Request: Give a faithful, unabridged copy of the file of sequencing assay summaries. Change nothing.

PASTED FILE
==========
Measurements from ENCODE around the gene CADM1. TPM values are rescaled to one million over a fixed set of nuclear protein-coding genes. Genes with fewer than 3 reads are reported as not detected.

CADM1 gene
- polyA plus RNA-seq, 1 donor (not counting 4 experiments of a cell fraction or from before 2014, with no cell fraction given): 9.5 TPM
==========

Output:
Measurements from ENCODE around the gene CADM1. TPM values are rescaled to one million over a fixed set of nuclear protein-coding genes. Genes with fewer than 3 reads are reported as not detected.

CADM1 gene
- polyA plus RNA-seq, 1 donor (not counting 4 experiments of a cell fraction or from before 2014, with no cell fraction given): 9.5 TPM